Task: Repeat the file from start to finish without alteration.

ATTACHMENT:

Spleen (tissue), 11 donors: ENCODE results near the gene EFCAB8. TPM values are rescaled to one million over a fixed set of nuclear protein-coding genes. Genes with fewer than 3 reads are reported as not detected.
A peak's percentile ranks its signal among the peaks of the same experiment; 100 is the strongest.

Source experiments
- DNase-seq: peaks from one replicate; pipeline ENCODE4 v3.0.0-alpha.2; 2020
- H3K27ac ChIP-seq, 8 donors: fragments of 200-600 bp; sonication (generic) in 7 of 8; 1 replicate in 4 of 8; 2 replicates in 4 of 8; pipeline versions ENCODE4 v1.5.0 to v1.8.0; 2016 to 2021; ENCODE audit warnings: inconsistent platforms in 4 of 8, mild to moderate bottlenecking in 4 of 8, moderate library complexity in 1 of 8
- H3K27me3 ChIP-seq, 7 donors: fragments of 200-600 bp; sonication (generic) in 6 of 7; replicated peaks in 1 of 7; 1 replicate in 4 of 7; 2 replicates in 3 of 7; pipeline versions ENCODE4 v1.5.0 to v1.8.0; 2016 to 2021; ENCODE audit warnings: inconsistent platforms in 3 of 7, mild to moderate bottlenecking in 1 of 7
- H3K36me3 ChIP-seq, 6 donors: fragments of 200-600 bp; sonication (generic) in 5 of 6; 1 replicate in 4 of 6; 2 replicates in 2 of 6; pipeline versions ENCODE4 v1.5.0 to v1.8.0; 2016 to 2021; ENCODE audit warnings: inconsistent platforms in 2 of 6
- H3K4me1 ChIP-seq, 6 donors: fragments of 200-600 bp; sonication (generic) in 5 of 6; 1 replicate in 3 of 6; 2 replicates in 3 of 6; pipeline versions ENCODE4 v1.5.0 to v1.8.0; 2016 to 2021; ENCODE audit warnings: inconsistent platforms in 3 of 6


Spleen (tissue), 11 donors: ENCODE results near the gene EFCAB8. TPM values are rescaled to one million over a fixed set of nuclear protein-coding genes. Genes with fewer than 3 reads are reported as not detected.
A peak's percentile ranks its signal among the peaks of the same experiment; 100 is the strongest.

Source experiments
- DNase-seq: peaks from one replicate; pipeline ENCODE4 v3.0.0-alpha.2; 2020
- H3K27ac ChIP-seq, 8 donors: fragments of 200-600 bp; sonication (generic) in 7 of 8; 1 replicate in 4 of 8; 2 replicates in 4 of 8; pipeline versions ENCODE4 v1.5.0 to v1.8.0; 2016 to 2021; ENCODE audit warnings: inconsistent platforms in 4 of 8, mild to moderate bottlenecking in 4 of 8, moderate library complexity in 1 of 8
- H3K27me3 ChIP-seq, 7 donors: fragments of 200-600 bp; sonication (generic) in 6 of 7; replicated peaks in 1 of 7; 1 replicate in 4 of 7; 2 replicates in 3 of 7; pipeline versions ENCODE4 v1.5.0 to v1.8.0; 2016 to 2021; ENCODE audit warnings: inconsistent platforms in 3 of 7, mild to moderate bottlenecking in 1 of 7
- H3K36me3 ChIP-seq, 6 donors: fragments of 200-600 bp; sonication (generic) in 5 of 6; 1 replicate in 4 of 6; 2 replicates in 2 of 6; pipeline versions ENCODE4 v1.5.0 to v1.8.0; 2016 to 2021; ENCODE audit warnings: inconsistent platforms in 2 of 6
- H3K4me1 ChIP-seq, 6 donors: fragments of 200-600 bp; sonication (generic) in 5 of 6; 1 replicate in 3 of 6; 2 replicates in 3 of 6; pipeline versions ENCODE4 v1.5.0 to v1.8.0; 2016 to 2021; ENCODE audit warnings: inconsistent platforms in 3 of 6